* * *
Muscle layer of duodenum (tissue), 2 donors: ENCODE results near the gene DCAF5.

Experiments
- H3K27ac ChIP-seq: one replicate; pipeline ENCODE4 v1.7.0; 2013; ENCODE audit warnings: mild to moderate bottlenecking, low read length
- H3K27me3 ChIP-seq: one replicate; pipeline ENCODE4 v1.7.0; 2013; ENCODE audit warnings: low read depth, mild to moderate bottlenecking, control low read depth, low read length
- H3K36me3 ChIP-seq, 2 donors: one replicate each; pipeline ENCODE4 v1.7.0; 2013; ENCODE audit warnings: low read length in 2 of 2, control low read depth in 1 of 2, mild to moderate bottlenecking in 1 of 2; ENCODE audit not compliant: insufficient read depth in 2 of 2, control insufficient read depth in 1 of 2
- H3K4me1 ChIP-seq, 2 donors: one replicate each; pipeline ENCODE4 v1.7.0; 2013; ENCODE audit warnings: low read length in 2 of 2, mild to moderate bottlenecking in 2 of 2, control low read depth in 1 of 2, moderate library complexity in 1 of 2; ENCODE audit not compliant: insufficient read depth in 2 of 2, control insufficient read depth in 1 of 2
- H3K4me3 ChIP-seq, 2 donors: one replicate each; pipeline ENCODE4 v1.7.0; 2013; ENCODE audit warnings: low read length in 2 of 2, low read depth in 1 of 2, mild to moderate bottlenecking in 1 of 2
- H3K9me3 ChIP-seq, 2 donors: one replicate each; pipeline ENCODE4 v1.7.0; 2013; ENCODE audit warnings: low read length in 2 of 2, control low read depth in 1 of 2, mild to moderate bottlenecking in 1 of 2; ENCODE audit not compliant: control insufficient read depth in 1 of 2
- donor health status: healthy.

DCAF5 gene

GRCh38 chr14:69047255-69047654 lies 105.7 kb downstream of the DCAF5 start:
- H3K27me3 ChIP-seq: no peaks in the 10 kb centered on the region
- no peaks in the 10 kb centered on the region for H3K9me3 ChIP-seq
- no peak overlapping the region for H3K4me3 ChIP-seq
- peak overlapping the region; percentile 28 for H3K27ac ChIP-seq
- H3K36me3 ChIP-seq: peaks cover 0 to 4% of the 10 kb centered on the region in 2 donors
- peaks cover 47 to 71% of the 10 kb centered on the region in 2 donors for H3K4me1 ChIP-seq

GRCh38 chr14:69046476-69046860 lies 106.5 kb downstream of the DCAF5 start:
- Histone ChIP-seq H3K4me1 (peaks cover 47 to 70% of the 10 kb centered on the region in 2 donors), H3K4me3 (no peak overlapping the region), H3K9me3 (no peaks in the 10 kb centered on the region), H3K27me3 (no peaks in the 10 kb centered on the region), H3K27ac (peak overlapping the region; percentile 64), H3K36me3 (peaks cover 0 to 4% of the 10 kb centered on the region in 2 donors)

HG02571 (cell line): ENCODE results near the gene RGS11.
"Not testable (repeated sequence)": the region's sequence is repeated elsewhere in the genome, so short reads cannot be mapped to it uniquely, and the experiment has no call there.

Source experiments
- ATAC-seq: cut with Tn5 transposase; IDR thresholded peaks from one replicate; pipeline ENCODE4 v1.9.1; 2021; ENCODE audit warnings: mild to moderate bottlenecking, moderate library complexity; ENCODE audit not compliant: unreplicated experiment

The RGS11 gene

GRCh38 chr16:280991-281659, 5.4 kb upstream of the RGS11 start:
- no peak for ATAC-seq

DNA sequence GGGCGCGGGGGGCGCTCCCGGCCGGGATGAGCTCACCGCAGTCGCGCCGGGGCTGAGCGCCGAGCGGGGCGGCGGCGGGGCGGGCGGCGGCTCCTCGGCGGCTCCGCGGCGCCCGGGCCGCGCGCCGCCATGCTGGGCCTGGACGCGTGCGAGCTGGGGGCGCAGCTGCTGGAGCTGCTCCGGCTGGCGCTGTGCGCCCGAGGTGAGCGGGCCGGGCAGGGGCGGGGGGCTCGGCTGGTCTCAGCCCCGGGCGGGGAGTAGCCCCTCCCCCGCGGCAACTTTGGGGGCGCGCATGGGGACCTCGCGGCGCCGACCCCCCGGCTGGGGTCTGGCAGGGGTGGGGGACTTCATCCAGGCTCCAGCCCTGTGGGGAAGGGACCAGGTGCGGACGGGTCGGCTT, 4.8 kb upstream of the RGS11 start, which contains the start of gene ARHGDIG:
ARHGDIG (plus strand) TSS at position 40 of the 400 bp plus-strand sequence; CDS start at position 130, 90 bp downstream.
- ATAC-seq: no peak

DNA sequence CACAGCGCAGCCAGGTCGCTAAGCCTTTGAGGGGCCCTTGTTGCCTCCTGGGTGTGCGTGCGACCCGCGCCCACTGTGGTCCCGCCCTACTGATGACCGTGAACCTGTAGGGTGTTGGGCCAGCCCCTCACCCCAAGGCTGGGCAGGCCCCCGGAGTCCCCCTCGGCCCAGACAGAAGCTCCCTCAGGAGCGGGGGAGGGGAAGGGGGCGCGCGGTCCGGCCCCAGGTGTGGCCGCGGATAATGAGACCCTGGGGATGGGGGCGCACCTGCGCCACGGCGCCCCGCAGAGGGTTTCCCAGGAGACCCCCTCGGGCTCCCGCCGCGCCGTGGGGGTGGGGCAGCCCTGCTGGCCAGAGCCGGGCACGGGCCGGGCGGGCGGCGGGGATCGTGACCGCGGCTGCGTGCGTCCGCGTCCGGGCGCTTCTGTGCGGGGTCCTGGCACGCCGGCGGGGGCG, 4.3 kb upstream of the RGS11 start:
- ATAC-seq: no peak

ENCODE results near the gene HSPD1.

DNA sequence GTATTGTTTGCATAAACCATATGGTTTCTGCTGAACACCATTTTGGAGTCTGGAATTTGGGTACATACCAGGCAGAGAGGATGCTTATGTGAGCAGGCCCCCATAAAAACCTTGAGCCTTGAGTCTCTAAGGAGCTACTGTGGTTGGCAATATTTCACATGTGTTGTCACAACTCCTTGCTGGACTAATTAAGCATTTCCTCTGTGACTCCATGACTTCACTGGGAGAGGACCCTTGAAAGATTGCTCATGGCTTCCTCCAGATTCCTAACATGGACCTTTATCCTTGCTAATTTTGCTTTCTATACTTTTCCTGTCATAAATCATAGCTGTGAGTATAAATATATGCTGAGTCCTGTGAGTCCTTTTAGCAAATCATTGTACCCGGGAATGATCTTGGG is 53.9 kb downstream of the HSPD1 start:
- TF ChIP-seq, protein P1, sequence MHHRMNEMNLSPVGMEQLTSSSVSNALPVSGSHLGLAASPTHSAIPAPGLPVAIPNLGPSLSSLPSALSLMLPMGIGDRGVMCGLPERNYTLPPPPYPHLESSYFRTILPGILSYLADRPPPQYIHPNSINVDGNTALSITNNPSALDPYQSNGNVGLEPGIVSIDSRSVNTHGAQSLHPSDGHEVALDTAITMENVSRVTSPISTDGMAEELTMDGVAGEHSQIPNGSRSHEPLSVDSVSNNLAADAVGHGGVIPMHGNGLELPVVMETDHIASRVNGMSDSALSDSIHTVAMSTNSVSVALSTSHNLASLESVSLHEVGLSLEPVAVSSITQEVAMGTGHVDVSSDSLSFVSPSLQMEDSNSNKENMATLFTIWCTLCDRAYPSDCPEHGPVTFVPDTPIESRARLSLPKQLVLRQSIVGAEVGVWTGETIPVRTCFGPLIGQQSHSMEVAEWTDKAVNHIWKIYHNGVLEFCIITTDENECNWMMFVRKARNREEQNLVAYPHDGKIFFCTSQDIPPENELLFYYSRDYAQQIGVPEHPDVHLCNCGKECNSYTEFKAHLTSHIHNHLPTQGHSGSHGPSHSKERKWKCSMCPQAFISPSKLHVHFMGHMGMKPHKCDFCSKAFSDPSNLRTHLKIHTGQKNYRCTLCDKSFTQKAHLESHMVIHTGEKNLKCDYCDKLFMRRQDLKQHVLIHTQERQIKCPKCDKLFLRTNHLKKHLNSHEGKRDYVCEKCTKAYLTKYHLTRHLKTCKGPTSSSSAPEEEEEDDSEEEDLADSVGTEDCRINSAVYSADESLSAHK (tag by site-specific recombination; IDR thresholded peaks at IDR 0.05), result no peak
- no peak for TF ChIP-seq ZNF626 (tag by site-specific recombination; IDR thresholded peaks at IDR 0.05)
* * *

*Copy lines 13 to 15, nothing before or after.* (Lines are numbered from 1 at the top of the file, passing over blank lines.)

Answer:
- no peaks in the 10 kb centered on the region for H3K9me3 ChIP-seq
- no peak overlapping the region for H3K4me3 ChIP-seq
- peak overlapping the region; percentile 28 for H3K27ac ChIP-seq